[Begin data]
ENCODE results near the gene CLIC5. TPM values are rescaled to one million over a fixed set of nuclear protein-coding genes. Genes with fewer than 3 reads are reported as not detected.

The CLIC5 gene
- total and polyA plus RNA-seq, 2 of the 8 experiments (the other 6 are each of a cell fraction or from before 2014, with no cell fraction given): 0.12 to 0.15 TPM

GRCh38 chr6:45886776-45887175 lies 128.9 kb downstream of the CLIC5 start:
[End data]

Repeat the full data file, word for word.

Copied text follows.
ENCODE results near the gene CLIC5. TPM values are rescaled to one million over a fixed set of nuclear protein-coding genes. Genes with fewer than 3 reads are reported as not detected.

The CLIC5 gene
- total and polyA plus RNA-seq, 2 of the 8 experiments (the other 6 are each of a cell fraction or from before 2014, with no cell fraction given): 0.12 to 0.15 TPM

GRCh38 chr6:45886776-45887175 lies 128.9 kb downstream of the CLIC5 start: